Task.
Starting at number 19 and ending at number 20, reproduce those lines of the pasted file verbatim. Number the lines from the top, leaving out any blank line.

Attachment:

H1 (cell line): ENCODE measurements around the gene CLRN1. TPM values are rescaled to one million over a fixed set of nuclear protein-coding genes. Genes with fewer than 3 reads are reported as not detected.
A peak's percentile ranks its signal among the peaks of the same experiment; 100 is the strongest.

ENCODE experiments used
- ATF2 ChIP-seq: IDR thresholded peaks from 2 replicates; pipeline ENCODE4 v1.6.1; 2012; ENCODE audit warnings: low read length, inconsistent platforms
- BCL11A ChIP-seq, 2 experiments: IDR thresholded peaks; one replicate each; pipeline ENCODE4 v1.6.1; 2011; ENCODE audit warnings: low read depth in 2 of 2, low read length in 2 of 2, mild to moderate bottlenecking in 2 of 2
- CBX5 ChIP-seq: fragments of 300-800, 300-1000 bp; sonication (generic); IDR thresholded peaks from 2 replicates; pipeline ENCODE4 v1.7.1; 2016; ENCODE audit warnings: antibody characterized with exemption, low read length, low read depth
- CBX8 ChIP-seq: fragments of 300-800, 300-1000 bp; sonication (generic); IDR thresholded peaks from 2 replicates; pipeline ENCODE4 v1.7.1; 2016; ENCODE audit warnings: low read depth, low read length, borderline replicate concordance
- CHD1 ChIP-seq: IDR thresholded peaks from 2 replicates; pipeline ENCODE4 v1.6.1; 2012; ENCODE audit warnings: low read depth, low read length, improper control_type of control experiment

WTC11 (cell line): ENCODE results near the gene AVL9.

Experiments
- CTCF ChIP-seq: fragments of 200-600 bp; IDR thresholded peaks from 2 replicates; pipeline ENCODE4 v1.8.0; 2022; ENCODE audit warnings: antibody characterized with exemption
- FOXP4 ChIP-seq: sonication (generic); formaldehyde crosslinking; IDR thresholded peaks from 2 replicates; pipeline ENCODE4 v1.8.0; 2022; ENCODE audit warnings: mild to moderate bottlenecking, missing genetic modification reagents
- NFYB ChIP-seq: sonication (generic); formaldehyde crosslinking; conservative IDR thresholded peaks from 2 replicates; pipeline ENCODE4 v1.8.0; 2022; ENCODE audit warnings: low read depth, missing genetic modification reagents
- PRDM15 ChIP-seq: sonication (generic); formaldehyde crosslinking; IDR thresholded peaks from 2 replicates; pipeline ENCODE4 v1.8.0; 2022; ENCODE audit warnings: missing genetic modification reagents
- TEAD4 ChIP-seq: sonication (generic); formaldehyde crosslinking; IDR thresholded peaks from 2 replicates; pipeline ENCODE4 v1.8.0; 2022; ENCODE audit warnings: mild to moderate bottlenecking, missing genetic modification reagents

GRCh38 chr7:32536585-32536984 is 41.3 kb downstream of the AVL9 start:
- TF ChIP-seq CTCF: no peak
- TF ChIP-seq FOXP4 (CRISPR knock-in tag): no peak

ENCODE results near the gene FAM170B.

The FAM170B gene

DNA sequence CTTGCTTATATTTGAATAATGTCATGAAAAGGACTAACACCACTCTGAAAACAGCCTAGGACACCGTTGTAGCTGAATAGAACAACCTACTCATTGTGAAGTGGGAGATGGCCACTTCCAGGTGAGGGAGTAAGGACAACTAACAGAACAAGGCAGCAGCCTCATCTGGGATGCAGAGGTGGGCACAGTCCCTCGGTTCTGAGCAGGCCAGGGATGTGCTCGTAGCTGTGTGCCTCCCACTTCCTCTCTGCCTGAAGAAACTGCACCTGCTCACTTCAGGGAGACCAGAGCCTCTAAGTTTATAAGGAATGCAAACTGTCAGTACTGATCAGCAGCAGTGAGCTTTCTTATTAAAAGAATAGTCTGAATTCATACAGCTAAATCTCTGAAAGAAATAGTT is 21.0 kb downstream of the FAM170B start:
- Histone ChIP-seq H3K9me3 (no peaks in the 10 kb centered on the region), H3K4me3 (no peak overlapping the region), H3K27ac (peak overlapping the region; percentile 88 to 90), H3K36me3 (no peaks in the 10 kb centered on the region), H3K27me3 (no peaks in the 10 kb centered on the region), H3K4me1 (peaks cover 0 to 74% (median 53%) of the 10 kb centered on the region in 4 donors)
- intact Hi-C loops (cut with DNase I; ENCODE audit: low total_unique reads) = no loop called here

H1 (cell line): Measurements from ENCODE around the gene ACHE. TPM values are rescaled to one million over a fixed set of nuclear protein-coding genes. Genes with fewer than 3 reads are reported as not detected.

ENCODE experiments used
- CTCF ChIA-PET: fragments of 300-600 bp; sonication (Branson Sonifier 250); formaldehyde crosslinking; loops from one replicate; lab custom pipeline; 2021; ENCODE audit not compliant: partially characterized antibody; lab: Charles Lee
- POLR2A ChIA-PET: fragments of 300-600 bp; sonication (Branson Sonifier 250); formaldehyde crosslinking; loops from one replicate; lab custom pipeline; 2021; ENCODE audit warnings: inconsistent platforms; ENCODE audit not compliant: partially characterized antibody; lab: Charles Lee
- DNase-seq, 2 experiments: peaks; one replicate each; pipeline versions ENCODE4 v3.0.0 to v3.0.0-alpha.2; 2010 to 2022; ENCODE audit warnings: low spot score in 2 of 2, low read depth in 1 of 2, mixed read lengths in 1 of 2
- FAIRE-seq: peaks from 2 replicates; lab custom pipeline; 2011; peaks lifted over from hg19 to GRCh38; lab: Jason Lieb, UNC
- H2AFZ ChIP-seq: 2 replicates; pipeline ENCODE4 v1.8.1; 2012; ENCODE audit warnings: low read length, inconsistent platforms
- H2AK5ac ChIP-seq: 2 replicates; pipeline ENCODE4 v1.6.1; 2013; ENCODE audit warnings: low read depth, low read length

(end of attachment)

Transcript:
ENCODE results near the gene FAM170B.

The FAM170B gene